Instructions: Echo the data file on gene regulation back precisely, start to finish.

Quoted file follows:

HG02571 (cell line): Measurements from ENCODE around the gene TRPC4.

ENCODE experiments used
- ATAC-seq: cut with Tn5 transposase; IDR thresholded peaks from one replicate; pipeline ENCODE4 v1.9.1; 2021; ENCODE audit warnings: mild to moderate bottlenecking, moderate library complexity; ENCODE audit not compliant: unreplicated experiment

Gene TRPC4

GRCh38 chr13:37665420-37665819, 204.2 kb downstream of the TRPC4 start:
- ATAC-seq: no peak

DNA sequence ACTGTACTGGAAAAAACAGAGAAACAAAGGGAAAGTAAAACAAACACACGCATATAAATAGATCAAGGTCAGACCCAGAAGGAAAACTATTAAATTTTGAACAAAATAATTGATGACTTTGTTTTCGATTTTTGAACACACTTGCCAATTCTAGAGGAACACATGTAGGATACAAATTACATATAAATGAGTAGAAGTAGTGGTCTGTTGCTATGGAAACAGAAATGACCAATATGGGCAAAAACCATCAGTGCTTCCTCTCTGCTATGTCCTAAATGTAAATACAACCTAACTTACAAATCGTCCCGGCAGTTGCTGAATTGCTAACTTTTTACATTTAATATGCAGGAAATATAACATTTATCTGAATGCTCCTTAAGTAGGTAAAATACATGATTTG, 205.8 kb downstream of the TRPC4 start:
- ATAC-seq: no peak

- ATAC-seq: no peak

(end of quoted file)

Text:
HG02571 (cell line): Measurements from ENCODE around the gene TRPC4.

ENCODE experiments used
- ATAC-seq: cut with Tn5 transposase; IDR thresholded peaks from one replicate; pipeline ENCODE4 v1.9.1; 2021; ENCODE audit warnings: mild to moderate bottlenecking, moderate library complexity; ENCODE audit not compliant: unreplicated experiment

Gene TRPC4

GRCh38 chr13:37665420-37665819, 204.2 kb downstream of the TRPC4 start:
- ATAC-seq: no peak

DNA sequence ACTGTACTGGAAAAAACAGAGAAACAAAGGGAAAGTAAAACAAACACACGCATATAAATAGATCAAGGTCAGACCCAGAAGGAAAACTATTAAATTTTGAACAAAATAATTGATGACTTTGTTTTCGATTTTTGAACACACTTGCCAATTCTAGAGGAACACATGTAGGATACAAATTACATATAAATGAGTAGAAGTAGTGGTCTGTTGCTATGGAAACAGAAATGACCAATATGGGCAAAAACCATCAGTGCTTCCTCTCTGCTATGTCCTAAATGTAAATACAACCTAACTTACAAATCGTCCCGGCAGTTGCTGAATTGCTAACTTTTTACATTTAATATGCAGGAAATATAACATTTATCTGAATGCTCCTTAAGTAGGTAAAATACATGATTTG, 205.8 kb downstream of the TRPC4 start:
- ATAC-seq: no peak

- ATAC-seq: no peak